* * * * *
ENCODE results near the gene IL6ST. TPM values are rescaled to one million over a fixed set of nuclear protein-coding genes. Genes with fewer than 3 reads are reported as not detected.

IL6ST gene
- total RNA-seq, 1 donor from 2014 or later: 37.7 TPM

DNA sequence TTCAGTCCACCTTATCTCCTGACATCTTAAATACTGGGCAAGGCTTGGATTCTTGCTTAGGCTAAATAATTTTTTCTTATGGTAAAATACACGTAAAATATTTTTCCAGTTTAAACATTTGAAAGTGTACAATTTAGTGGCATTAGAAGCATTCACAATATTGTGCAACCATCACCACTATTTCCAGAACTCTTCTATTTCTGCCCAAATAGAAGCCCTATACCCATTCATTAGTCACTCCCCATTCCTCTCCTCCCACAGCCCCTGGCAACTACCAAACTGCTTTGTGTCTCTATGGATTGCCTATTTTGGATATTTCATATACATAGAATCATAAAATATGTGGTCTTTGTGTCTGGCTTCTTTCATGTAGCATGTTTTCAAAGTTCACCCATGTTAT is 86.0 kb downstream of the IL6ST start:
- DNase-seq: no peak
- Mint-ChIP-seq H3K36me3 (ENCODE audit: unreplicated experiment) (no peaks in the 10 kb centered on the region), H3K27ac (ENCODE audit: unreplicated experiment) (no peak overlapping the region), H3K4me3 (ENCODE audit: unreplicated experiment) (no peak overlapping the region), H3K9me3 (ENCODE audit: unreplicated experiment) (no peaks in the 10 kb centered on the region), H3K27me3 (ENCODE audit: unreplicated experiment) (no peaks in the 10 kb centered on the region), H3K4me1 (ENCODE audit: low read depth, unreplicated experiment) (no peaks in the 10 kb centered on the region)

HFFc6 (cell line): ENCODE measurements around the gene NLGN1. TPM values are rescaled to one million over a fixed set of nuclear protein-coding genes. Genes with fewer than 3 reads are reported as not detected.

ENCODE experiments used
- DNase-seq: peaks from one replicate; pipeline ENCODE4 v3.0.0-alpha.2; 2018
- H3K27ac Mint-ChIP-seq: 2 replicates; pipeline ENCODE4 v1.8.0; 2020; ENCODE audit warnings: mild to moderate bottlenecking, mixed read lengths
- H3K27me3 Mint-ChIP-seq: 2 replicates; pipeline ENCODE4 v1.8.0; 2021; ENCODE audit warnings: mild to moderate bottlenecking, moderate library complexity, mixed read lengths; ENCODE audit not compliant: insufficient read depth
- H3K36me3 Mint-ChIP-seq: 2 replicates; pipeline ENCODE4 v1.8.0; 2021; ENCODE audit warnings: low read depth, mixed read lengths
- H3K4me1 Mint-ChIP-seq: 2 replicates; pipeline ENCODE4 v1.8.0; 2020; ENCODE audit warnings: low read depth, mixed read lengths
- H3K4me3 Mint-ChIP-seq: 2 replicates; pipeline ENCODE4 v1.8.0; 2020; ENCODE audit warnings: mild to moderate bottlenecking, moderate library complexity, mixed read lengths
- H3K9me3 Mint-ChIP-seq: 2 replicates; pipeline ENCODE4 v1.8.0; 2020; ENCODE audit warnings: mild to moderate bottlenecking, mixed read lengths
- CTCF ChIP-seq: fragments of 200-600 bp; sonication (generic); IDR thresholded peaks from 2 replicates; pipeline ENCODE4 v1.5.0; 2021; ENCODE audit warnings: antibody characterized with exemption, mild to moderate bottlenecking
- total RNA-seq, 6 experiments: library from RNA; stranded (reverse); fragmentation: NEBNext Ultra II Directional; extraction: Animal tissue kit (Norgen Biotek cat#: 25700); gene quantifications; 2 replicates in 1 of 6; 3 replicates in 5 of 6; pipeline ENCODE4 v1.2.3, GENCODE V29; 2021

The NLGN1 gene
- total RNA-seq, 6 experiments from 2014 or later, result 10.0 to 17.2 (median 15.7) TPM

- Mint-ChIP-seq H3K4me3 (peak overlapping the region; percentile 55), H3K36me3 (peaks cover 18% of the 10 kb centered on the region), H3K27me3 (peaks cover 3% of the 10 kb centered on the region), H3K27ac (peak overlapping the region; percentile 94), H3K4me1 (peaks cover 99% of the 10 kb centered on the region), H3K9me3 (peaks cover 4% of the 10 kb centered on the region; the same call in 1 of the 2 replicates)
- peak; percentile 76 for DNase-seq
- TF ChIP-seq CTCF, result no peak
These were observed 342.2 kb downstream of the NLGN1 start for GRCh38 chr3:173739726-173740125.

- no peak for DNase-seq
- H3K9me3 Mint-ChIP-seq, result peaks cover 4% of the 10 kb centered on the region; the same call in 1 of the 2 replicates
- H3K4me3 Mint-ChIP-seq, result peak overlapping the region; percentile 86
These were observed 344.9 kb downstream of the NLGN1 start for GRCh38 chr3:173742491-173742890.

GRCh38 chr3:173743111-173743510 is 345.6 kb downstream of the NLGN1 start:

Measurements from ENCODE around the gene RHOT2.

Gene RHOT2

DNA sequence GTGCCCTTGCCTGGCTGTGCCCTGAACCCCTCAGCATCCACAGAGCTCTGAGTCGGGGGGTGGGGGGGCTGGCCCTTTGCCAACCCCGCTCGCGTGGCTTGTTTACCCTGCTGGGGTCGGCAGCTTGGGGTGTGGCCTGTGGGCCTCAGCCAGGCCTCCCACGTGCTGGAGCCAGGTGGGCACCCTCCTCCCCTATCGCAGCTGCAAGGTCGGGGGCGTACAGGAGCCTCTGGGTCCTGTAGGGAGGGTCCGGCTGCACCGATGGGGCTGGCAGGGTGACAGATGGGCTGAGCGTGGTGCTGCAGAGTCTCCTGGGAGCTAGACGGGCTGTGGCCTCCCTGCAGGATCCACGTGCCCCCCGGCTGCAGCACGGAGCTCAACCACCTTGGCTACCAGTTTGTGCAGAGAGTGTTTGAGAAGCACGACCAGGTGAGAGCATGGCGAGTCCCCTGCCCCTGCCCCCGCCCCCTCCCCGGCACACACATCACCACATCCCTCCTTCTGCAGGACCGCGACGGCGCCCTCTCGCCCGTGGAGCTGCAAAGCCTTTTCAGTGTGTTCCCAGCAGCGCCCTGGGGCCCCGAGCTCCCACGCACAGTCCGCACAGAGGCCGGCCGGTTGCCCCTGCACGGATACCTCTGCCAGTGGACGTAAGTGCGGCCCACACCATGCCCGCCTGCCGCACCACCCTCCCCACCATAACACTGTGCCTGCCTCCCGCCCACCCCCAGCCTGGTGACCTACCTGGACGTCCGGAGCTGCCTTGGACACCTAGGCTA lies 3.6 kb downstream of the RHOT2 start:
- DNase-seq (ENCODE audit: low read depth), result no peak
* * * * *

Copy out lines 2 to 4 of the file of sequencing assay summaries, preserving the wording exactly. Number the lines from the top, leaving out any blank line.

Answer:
IL6ST gene
- total RNA-seq, 1 donor from 2014 or later: 37.7 TPM

DNA sequence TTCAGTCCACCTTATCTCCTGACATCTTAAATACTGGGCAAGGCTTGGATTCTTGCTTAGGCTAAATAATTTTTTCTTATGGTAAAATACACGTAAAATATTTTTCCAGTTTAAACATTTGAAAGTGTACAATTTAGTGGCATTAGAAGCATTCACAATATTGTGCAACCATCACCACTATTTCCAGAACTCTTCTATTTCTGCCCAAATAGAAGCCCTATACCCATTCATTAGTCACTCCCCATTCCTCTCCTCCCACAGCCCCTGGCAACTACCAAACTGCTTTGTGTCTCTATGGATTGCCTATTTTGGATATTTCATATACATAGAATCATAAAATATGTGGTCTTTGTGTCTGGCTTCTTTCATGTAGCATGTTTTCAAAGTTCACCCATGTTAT is 86.0 kb downstream of the IL6ST start: